The latest contretemps in PKR, Pakatan Harapan’s biggest component in terms of parliamentary representation, shows up the party to poor effect.
One would think as the party whose president, Anwar Ibrahim, is heir presumptive to the post of prime minister, it would bend over backwards to demonstrate its capacity for good internal governance.
Would not that piece of good form embellish the claims of its president to the premiership of the country, especially when those claims are not universally acknowledged?
Instead, in the matter of the time-hallowed practice of getting its deputy president to officiate the joint opening of its women’s and youth’s wings at its conclave next month, PKR continues to project its incapacity for good governance.
It’s no secret that the party is cleft with factionalism, one led by Anwar and the other by Mohamed Azmin Ali.
It’s not easy to apportion responsibility for this sorry state, but one would think that Anwar would take the opportunity to demonstrate his ability to lead amidst internal divisions as an earnest of his capacity for the larger task of prime ministerial management of the national estate.
The tradition of the deputy president being given the task of officiating the joint opening of the women and youth wings is so ingrained among major political parties in Malaysia, it’s become an axiom of political science.
It seems Azmin, the PKR deputy president, will not be officiating the joint opening next month because of some snafu with respect to an invitation to him to do so that was not accepted within the deadline for acceptance.
The task has now devolved to Dr Wan Azizah Wan Ismail who was the president of the party from its inception in 1999 until last year when she vacated the post for husband Anwar’s uncontested assumption of the role.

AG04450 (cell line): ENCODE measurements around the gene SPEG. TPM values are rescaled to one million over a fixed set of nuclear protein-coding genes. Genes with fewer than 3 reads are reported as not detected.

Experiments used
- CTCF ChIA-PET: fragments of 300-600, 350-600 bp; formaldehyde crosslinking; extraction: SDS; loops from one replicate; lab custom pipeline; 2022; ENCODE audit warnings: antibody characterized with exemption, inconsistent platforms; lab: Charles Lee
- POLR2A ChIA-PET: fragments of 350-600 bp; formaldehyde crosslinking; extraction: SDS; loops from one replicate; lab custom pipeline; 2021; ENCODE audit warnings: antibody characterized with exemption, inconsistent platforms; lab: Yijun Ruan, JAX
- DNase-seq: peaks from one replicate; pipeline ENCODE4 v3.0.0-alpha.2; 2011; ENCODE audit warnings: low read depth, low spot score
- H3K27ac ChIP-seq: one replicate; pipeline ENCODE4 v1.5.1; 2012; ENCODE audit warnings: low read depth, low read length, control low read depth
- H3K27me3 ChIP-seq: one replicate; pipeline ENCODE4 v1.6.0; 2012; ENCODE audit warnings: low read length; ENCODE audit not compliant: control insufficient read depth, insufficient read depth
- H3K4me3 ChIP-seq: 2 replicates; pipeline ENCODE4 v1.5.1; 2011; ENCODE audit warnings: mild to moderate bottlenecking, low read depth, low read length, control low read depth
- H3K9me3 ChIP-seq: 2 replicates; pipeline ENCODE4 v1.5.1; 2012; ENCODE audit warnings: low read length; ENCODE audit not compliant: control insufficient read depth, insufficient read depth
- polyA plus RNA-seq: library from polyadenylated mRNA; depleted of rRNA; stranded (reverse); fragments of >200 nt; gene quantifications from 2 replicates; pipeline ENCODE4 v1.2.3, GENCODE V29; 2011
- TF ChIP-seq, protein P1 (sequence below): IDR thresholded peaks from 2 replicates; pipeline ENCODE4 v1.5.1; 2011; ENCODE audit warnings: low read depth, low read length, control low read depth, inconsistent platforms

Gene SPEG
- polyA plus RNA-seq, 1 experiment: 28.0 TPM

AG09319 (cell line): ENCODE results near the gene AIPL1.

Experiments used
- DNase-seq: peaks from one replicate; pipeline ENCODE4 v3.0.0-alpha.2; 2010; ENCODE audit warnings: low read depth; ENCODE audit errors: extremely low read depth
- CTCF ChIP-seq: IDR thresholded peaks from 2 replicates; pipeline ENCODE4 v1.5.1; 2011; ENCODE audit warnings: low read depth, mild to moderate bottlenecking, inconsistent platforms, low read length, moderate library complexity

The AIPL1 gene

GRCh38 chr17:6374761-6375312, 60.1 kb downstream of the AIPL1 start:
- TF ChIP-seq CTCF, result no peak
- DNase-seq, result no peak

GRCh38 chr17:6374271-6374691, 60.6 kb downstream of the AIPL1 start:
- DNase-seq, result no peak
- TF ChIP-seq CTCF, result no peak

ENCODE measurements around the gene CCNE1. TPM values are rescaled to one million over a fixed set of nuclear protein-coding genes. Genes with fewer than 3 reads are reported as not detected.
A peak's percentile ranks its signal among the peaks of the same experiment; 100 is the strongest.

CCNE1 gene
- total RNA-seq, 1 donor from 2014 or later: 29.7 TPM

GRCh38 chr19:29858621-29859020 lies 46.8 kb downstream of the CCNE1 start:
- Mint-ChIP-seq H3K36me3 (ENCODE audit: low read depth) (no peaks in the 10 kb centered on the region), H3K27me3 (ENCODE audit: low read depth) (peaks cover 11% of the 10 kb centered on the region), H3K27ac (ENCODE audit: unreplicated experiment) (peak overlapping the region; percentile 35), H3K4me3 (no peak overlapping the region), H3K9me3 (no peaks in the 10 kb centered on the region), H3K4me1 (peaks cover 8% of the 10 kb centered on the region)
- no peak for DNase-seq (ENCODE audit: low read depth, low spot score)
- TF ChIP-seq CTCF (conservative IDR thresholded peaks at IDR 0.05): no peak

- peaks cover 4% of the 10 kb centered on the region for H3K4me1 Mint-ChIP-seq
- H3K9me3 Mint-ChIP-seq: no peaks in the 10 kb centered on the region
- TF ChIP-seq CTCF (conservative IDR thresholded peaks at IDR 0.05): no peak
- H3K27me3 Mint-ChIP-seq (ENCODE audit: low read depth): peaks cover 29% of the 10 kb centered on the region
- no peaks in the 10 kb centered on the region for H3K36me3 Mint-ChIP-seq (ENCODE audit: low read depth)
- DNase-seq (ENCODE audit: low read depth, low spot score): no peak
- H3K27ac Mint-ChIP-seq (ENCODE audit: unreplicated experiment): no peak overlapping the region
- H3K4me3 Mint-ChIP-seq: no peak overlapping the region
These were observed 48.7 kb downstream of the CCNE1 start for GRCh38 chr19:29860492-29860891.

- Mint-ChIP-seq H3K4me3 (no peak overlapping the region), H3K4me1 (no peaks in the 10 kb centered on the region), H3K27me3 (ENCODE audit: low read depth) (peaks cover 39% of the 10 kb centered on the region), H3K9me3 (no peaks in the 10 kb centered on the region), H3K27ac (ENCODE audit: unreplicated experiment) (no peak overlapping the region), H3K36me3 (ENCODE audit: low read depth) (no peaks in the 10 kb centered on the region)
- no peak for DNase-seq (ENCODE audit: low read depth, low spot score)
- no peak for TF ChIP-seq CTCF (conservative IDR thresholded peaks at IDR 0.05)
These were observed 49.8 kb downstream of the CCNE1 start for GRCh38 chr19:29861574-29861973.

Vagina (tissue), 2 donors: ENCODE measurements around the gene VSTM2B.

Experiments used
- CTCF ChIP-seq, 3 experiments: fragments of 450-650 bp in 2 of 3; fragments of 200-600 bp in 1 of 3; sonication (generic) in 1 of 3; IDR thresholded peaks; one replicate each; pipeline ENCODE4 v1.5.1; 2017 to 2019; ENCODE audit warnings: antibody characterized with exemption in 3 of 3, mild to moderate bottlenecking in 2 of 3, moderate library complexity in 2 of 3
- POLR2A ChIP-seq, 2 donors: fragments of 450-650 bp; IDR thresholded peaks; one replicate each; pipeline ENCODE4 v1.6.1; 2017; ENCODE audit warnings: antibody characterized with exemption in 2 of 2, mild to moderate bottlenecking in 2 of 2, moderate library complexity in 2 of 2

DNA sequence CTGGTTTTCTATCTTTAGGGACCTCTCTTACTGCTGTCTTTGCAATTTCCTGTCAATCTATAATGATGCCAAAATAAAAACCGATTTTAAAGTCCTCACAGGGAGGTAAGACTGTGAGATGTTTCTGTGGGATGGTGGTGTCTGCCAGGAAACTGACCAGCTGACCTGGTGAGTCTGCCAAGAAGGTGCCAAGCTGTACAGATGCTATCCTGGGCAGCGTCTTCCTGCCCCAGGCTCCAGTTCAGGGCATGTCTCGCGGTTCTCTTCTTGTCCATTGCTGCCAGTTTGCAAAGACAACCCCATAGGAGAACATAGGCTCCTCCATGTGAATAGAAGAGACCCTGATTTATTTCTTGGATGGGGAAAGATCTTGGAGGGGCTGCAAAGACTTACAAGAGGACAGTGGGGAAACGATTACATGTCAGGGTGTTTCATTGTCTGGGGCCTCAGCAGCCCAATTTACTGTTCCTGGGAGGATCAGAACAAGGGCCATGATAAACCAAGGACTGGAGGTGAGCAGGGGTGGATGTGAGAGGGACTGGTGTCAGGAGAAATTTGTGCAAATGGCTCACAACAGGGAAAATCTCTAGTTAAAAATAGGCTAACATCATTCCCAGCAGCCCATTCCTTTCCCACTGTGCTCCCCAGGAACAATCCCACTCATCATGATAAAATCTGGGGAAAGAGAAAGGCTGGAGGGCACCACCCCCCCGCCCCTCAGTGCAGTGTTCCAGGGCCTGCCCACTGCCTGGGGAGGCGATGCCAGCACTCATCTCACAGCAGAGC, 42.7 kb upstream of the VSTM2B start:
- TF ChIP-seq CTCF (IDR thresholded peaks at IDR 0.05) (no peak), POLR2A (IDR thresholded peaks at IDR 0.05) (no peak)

The whole contretemps about Azmin being invited to open and now disinvited is being played out in the national political arena, presumably for the benefit of a public not terribly enamoured of the saga of Pakatan Harapan’s governance of the country.
One recalls deputy president Musa Hitam being allowed undisturbed to officiate the joint openings of the women and youth wings of Umno in the later part of 1986 after he had earlier that year shocked the public by resigning as deputy prime minister and deputy president of the party.
The then Umno president, Dr Mahathir Mohamad, did not do anything to derail that joint opening by a man who appeared headed for an open confrontation with the chief.
It was an example of respect for a democratic party tradition from a supremo not exactly renowned for paying such deferences.
True, Azmin has not endeared himself to the Anwar faction in PKR by coming out in support of current Pakatan Harapan head honcho Mahathir’s completion of a full five-year term as prime minister, when there is already a coalition consensus that Anwar is to take over as PM after an interim PM-ship by Mahathir.
But that is no reason to disinvite Azmin for the joint opening of the meeting of the PKR women and youth wings, the normative curtain-raiser to a party conclave.
After all, Anwar recently has been at pains to assert that competition within a party and between components of coalitions should focus on ideas rather than deteriorate into contestations for power.
In other words, let the factionalism that is endemic to democratic political parties revolve around ideas rather than power rivalries.
In short, the upmanship should be fuelled by creative thinking than be mere strife of interests.
Would the heir presumptive to the national premiership lead his party by example rather than confine himself to preachy rhetoric.
Nigel Thomas is an FMT reader.
The views expressed are those of the author and do not necessarily reflect those of FMT.